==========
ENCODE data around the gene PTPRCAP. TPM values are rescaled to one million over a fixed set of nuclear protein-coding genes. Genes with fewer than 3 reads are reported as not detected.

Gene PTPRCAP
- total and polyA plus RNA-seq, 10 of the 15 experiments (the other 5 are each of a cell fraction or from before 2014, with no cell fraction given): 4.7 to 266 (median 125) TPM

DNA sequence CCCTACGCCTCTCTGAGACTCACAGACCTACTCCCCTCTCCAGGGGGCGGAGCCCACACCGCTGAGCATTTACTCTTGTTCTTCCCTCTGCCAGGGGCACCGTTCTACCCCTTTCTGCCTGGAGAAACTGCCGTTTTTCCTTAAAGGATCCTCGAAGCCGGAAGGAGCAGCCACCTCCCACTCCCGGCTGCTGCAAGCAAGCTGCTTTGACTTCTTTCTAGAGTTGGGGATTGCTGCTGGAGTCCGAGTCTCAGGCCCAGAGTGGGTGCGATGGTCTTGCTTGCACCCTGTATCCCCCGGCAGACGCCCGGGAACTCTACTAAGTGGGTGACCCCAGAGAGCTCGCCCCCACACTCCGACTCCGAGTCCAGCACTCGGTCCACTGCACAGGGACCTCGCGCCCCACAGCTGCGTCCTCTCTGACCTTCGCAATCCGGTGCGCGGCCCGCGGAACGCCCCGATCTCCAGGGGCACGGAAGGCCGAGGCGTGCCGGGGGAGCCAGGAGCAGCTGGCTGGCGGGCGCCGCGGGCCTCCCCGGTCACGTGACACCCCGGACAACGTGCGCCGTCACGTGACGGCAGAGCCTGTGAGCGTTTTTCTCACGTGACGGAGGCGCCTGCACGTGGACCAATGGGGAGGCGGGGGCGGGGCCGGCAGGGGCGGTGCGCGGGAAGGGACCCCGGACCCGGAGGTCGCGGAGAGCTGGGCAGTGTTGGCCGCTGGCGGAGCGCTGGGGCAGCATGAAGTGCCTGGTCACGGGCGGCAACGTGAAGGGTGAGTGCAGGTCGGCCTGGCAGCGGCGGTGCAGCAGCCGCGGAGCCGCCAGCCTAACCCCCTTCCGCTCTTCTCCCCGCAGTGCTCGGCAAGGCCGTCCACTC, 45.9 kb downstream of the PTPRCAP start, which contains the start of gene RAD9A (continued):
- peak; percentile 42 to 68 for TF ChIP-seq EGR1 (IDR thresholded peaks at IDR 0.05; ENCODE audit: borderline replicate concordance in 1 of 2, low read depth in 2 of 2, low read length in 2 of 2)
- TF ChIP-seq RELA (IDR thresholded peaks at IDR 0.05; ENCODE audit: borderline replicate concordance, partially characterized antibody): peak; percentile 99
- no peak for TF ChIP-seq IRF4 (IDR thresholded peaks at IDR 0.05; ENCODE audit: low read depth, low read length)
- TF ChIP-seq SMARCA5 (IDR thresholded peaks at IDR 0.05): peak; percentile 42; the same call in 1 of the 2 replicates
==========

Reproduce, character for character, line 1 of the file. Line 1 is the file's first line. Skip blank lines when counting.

ENCODE data around the gene PTPRCAP. TPM values are rescaled to one million over a fixed set of nuclear protein-coding genes. Genes with fewer than 3 reads are reported as not detected.